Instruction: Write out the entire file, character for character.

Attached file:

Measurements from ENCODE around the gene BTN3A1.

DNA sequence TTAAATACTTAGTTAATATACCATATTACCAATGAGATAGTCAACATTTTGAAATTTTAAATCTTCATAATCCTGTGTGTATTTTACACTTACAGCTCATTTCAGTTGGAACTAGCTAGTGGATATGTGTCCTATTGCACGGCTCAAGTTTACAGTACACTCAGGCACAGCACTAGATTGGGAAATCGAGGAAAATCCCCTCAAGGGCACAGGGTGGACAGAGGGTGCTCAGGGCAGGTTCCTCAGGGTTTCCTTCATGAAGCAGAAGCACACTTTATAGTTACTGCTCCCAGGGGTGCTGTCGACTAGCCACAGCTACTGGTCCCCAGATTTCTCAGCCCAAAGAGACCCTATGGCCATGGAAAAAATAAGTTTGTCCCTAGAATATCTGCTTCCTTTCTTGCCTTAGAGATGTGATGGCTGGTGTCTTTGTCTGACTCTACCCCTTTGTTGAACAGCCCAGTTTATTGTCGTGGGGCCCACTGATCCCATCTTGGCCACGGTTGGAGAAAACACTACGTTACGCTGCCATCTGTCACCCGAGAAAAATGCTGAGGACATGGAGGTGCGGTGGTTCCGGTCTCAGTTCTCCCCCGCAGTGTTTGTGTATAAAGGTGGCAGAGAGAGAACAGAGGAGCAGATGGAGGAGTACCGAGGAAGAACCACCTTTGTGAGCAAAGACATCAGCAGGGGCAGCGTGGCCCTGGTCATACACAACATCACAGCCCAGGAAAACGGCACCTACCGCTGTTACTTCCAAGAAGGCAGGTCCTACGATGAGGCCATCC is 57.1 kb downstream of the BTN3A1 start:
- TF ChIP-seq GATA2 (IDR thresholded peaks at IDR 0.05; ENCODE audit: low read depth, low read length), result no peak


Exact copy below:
Measurements from ENCODE around the gene BTN3A1.

DNA sequence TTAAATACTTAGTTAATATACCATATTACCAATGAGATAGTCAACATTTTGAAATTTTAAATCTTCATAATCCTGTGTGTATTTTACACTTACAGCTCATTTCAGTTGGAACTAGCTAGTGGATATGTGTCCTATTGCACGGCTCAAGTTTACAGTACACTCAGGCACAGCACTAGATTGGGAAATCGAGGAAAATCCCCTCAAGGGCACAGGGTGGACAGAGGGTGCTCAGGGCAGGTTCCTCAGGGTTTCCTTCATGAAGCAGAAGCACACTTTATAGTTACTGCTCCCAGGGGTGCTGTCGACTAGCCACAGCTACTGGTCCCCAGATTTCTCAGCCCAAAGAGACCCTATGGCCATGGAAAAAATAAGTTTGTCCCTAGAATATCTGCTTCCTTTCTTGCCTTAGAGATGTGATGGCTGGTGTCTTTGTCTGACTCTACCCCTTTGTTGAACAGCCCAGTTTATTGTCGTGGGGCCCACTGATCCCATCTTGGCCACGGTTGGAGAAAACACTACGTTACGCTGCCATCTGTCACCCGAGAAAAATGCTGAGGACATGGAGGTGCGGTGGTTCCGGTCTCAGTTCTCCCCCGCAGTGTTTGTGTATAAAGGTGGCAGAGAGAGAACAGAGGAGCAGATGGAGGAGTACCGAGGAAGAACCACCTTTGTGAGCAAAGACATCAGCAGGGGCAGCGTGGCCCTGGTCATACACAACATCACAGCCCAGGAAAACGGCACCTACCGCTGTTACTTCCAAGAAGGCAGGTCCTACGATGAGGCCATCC is 57.1 kb downstream of the BTN3A1 start:
- TF ChIP-seq GATA2 (IDR thresholded peaks at IDR 0.05; ENCODE audit: low read depth, low read length), result no peak